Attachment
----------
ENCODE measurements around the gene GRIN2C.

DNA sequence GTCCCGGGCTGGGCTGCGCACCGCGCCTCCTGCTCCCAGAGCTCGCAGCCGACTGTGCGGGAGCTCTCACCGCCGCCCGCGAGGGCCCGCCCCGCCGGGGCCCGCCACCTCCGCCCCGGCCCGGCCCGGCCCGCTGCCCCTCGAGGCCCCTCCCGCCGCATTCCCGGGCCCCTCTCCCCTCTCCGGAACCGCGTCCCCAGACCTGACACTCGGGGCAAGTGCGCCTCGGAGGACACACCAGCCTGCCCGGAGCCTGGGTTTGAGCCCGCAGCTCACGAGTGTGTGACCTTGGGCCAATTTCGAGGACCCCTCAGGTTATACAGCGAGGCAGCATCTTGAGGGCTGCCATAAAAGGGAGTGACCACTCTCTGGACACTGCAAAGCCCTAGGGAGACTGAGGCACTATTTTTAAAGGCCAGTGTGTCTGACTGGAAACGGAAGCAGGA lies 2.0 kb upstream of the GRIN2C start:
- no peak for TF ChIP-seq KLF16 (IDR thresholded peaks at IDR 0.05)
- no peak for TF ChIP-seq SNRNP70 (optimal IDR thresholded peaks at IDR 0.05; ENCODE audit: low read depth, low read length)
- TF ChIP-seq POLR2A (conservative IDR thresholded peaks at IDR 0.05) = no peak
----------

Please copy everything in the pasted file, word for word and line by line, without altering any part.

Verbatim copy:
ENCODE measurements around the gene GRIN2C.

DNA sequence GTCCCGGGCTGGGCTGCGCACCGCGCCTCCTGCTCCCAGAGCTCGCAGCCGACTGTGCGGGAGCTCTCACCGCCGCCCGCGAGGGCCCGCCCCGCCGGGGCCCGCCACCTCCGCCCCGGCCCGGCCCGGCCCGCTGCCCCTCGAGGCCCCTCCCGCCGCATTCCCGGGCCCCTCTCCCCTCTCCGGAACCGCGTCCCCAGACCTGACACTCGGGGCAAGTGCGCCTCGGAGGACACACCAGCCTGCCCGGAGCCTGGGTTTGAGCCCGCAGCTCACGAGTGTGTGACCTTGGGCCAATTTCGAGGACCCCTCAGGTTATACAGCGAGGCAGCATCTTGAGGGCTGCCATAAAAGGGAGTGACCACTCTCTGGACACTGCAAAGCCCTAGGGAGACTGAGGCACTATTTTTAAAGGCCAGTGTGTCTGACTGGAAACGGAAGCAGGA lies 2.0 kb upstream of the GRIN2C start:
- no peak for TF ChIP-seq KLF16 (IDR thresholded peaks at IDR 0.05)
- no peak for TF ChIP-seq SNRNP70 (optimal IDR thresholded peaks at IDR 0.05; ENCODE audit: low read depth, low read length)
- TF ChIP-seq POLR2A (conservative IDR thresholded peaks at IDR 0.05) = no peak